State protection and patronage to be extended to village and small-scale industries employing skilled and unskilled Muslim artisans. Financial empowerment and devolution of additional powers to be carried out to strengthen the third tier of democracy i.e. gram panchayats and municipal corporations ensuring geographical uniformity in distribution of funds within an administrative area.

No retrospective classification of nationality to be allowed and any such process underway to be declared null and void with immediate effect. Every judicial bench with more than one judge to be configured in a way so as to represent the diversity of the country & last but not the least adopting a resolution in parliament acknowledging & condoning all state sponsored atrocities and setting up a separate court to deliver speedy justice in all cases of state violence in a time bound manner.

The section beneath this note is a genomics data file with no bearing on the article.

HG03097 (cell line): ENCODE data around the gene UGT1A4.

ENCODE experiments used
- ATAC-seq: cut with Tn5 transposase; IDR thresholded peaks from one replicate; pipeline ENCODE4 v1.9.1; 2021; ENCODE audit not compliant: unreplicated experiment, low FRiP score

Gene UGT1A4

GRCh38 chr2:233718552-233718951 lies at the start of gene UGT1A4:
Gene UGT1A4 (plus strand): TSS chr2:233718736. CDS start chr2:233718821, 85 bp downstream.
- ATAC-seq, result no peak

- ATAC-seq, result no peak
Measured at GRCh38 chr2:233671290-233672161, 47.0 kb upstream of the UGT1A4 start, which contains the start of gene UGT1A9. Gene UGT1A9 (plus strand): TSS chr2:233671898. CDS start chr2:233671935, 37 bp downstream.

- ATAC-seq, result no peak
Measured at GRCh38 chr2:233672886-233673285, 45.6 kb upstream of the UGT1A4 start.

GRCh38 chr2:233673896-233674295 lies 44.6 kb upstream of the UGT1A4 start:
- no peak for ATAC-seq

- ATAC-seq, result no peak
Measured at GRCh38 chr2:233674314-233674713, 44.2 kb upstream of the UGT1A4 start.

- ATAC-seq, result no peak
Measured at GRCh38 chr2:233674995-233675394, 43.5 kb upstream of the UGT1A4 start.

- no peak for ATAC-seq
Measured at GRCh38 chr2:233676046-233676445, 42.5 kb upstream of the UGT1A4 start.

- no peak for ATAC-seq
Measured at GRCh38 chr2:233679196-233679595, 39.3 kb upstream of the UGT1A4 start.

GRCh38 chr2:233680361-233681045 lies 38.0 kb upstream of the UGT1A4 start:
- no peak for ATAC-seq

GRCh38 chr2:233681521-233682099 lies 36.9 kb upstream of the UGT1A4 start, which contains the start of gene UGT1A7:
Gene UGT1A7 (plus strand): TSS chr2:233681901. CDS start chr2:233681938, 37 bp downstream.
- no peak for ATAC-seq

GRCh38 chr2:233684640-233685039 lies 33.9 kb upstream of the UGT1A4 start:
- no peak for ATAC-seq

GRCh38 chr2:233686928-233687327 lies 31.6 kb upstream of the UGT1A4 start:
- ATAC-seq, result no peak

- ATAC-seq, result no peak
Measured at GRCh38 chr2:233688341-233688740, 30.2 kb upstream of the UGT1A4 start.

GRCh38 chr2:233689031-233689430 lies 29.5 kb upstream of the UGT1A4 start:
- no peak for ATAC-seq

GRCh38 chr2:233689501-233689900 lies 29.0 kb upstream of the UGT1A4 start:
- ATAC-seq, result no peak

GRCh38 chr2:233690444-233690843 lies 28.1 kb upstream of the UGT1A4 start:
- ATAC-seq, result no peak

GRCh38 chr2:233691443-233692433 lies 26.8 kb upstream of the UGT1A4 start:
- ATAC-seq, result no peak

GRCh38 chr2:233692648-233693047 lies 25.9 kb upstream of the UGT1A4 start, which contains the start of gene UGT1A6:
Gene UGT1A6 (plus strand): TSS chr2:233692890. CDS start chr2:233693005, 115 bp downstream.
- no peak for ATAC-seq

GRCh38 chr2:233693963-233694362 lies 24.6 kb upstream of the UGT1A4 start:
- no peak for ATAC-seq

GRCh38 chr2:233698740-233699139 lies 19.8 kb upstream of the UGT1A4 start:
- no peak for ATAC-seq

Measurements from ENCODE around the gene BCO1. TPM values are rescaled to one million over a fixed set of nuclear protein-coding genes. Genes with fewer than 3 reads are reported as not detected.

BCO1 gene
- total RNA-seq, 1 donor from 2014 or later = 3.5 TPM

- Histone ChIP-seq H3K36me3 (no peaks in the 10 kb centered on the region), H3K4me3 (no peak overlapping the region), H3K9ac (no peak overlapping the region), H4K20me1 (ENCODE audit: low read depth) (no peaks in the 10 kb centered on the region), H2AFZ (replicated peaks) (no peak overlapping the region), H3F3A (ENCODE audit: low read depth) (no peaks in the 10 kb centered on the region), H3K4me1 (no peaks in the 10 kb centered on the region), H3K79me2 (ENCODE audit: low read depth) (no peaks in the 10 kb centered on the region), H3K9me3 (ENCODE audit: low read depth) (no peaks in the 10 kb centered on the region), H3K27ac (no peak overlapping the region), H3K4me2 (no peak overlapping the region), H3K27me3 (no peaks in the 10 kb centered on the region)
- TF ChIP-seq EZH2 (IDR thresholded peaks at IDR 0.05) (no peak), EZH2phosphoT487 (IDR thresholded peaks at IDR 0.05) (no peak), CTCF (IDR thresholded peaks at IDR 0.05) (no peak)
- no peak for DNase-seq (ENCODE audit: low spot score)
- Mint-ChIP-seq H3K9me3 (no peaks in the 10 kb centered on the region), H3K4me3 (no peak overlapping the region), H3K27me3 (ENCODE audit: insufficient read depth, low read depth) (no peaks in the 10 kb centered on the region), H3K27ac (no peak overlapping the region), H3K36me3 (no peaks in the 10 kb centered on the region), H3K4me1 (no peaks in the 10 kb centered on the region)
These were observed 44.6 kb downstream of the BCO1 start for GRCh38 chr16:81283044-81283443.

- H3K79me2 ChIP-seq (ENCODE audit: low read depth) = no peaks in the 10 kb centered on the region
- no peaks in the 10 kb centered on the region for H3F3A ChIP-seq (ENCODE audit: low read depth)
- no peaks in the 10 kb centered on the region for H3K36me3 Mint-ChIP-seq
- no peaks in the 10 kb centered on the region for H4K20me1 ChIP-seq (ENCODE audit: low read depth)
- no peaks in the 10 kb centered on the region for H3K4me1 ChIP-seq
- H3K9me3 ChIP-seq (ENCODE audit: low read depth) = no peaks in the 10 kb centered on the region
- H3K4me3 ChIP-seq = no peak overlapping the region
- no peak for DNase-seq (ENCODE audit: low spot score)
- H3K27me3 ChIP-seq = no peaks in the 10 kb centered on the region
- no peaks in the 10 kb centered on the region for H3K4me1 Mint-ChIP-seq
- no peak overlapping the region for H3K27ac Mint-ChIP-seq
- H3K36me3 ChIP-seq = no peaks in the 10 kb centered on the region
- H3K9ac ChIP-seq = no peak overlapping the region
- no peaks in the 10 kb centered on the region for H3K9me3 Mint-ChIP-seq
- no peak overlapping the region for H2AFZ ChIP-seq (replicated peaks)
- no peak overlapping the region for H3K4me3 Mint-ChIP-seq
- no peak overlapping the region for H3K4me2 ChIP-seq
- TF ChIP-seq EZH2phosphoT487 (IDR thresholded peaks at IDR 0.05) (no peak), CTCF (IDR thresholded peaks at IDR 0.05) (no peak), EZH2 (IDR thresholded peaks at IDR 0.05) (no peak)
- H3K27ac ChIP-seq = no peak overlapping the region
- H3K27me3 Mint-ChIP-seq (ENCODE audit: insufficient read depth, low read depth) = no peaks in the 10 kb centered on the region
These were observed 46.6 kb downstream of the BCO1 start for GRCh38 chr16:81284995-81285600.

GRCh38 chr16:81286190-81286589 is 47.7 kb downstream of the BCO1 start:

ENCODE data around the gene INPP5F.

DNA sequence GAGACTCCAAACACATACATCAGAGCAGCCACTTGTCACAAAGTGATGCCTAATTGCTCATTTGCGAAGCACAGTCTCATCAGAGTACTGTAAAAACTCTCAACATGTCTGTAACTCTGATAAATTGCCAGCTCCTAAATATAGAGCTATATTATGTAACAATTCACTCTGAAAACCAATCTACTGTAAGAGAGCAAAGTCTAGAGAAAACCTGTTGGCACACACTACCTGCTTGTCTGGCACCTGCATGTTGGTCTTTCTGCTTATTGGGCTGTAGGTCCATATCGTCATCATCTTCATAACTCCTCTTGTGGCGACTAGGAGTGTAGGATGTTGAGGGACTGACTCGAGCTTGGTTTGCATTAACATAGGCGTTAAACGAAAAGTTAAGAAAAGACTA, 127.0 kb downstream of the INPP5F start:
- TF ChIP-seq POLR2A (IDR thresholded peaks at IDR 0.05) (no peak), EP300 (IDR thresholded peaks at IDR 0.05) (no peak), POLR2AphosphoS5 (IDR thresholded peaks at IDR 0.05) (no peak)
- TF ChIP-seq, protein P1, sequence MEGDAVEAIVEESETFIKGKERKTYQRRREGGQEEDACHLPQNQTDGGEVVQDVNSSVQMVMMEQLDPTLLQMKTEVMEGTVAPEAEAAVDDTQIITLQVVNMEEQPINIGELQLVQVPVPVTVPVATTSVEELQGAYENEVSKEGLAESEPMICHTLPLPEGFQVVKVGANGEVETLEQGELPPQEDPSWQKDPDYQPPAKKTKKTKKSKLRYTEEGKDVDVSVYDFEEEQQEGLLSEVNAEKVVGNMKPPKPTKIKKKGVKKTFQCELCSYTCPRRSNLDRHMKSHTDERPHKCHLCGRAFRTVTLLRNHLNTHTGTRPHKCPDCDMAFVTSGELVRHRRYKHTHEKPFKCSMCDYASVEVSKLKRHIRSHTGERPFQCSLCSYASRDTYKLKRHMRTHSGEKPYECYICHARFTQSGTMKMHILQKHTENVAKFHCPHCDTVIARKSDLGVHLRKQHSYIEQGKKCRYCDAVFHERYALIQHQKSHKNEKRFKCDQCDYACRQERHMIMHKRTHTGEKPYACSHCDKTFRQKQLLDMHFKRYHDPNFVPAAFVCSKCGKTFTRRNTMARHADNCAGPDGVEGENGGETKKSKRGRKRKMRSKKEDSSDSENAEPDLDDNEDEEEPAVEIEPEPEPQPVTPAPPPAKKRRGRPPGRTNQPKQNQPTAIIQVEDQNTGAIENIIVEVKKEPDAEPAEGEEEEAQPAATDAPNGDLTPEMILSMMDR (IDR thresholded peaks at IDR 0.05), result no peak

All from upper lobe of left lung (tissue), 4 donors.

Having gone through the safeguards, one must not get overwhelmed but remember the process which needs to be initiated nonetheless. While we are free to dissect the problem & prepare the list of must wins which can be put across the table as part of political bargain, it is important that a community level awareness is carried out to bust the myths & myopia around Muslin political aspirations by bringing home the message that calling for Muslim politics doesn’t amount to calling for Islamic state, nor should it be confused with a call for reforms. Muslim politics is all about securing a future with equal citizenship rights in perpetuity.